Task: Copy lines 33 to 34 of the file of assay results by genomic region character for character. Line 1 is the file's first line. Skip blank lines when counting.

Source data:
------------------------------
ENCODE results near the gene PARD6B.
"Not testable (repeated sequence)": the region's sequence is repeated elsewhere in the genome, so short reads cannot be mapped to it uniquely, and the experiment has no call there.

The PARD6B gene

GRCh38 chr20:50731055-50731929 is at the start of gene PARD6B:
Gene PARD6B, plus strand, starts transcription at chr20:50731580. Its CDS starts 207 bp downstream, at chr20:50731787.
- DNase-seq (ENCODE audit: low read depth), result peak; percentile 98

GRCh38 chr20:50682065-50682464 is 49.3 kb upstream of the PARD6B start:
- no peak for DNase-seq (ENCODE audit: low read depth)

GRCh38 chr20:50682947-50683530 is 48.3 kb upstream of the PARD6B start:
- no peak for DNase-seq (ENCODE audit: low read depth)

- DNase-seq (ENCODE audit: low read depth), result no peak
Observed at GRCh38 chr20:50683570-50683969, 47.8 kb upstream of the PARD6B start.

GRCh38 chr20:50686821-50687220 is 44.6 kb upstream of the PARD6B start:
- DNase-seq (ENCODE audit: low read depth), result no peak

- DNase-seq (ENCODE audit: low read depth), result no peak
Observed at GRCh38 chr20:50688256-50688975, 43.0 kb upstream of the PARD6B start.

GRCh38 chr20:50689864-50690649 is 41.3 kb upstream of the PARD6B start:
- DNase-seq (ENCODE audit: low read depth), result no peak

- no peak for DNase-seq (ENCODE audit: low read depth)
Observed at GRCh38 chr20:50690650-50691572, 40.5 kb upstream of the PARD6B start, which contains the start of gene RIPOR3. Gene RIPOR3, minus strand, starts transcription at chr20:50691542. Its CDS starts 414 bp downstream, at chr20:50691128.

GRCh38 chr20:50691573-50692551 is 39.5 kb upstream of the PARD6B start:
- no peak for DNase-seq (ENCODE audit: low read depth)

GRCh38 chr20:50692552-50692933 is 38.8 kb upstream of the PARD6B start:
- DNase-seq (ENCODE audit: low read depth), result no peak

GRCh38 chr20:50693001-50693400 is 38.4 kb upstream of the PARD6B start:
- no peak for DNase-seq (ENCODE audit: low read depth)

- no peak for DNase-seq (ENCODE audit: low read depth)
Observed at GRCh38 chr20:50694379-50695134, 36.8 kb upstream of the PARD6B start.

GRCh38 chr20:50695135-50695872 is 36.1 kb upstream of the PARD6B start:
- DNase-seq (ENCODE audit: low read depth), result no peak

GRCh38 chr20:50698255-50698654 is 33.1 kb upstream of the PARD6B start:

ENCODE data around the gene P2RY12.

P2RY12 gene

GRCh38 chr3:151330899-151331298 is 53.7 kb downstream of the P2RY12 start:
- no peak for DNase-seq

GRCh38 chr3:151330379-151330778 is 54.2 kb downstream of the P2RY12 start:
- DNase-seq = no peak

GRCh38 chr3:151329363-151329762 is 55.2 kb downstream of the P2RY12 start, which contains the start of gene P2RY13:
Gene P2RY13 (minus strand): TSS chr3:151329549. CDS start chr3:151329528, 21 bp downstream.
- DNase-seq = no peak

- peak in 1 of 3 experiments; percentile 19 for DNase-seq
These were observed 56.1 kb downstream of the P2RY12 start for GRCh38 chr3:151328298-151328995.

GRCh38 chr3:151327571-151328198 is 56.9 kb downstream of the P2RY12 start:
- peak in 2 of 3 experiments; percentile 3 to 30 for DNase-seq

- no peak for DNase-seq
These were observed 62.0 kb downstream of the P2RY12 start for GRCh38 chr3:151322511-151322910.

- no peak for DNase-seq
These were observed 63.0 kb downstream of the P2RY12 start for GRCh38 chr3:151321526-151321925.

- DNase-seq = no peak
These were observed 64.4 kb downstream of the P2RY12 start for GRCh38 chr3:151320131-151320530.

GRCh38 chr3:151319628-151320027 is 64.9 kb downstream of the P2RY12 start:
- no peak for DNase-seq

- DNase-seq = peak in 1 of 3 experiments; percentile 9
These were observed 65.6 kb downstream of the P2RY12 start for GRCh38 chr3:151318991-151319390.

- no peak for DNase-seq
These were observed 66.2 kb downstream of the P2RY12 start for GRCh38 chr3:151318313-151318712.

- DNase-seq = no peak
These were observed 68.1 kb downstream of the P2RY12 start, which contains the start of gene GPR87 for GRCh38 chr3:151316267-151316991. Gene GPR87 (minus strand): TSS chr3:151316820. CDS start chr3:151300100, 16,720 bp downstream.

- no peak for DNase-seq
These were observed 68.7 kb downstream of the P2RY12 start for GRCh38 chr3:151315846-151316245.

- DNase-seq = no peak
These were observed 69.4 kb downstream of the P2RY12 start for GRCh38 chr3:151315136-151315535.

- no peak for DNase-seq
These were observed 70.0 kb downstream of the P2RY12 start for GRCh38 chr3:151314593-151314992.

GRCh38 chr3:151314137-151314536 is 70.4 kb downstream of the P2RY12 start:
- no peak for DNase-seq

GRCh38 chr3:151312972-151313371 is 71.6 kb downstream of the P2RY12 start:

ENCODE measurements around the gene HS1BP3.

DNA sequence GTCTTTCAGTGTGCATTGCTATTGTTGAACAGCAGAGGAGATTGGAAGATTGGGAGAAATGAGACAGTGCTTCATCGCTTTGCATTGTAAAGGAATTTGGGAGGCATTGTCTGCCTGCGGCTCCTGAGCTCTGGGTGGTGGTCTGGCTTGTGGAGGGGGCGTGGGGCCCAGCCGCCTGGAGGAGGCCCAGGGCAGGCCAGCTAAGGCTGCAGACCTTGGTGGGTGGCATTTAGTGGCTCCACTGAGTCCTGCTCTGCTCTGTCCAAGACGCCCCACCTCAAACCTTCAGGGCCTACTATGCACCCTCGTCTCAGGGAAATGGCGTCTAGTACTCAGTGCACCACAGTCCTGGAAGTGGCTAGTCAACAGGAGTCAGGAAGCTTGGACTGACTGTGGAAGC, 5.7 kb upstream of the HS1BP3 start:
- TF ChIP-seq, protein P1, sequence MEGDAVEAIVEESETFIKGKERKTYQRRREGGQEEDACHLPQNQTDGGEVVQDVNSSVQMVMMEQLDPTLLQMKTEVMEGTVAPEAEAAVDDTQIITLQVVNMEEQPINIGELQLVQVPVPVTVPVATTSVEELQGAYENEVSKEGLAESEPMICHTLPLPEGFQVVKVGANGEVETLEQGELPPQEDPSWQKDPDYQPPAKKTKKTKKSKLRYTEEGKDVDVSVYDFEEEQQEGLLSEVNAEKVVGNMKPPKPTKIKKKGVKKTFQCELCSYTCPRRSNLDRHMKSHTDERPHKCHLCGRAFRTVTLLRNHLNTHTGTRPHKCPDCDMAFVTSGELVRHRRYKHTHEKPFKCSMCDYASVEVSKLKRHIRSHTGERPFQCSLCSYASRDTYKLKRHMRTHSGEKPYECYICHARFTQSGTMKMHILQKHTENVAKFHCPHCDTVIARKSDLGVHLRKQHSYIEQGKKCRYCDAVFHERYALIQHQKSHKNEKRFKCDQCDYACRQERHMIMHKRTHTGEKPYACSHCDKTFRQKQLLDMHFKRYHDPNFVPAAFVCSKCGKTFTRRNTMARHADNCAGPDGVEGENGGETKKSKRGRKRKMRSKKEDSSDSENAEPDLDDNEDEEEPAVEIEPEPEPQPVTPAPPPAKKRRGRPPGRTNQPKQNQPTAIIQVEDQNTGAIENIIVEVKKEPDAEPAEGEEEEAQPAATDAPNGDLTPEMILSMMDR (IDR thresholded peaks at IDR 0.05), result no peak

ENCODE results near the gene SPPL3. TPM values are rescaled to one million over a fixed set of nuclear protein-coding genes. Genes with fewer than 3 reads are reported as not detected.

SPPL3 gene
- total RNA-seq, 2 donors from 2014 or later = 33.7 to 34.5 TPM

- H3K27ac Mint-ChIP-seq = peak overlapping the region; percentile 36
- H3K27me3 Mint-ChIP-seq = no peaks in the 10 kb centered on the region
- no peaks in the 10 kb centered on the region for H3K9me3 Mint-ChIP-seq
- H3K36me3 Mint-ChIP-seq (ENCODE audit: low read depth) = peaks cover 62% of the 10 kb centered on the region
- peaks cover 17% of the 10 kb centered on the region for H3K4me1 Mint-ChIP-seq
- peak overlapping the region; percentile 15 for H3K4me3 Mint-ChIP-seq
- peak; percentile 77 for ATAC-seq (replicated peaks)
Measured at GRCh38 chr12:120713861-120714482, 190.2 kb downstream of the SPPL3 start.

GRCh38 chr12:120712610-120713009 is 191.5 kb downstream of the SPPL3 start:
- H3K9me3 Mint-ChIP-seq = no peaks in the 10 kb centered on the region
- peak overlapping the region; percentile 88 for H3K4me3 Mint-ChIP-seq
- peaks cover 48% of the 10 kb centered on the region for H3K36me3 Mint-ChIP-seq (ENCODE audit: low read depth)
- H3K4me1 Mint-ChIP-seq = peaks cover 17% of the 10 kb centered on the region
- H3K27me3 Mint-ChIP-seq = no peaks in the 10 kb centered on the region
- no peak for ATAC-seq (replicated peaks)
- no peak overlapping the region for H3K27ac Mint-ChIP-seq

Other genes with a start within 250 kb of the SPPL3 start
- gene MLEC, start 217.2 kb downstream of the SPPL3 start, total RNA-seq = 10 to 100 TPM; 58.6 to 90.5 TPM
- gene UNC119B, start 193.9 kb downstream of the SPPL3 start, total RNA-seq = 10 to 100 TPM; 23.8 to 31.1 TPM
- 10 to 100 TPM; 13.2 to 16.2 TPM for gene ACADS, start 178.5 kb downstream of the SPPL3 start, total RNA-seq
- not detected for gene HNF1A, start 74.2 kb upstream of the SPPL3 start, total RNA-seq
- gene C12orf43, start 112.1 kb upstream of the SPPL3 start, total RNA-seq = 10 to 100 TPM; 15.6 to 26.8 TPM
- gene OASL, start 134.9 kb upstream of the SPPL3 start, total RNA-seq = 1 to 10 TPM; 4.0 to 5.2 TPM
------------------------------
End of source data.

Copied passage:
P2RY12 gene

GRCh38 chr3:151330899-151331298 is 53.7 kb downstream of the P2RY12 start: